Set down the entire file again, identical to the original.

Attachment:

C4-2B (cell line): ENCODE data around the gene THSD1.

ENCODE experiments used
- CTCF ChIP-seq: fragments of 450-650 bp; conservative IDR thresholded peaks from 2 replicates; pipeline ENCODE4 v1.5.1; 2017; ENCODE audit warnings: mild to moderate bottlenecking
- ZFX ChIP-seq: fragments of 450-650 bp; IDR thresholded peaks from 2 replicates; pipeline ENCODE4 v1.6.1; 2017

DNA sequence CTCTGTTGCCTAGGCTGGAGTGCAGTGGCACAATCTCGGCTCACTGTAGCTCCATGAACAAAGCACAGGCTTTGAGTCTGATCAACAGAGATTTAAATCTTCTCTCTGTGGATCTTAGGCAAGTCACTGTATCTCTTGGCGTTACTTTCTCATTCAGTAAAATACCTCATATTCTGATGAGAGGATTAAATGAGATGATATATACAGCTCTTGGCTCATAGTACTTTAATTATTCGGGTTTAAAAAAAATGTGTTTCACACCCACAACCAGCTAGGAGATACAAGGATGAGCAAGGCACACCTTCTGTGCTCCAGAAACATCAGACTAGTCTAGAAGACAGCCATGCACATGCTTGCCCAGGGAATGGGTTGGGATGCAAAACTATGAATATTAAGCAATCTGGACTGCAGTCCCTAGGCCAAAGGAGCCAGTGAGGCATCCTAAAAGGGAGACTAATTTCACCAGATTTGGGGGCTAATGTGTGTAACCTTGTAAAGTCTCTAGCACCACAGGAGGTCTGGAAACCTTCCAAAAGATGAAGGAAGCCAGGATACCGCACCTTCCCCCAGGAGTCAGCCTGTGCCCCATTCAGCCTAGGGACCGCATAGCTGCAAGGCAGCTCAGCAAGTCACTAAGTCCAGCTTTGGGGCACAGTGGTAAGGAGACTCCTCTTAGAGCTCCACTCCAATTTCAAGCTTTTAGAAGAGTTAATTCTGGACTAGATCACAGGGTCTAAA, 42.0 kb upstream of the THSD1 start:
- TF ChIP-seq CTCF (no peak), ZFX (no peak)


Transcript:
C4-2B (cell line): ENCODE data around the gene THSD1.

ENCODE experiments used
- CTCF ChIP-seq: fragments of 450-650 bp; conservative IDR thresholded peaks from 2 replicates; pipeline ENCODE4 v1.5.1; 2017; ENCODE audit warnings: mild to moderate bottlenecking
- ZFX ChIP-seq: fragments of 450-650 bp; IDR thresholded peaks from 2 replicates; pipeline ENCODE4 v1.6.1; 2017

DNA sequence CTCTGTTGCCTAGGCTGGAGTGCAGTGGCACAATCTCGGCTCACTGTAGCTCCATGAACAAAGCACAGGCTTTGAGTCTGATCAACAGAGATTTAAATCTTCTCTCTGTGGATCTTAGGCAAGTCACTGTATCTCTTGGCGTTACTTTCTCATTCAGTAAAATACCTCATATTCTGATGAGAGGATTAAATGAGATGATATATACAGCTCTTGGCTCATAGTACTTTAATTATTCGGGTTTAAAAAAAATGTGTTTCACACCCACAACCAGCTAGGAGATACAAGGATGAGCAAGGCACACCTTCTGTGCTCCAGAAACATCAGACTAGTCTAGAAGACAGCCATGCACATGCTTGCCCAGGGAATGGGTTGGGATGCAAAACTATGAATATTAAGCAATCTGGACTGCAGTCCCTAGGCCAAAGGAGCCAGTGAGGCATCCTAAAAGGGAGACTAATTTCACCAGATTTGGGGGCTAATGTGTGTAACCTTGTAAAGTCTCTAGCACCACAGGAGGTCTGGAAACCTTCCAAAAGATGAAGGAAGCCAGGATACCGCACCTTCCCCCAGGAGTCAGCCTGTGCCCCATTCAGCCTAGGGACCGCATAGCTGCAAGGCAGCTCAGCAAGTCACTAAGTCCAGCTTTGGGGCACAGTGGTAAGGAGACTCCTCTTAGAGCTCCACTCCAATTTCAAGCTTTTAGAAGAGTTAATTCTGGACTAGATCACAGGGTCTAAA, 42.0 kb upstream of the THSD1 start:
- TF ChIP-seq CTCF (no peak), ZFX (no peak)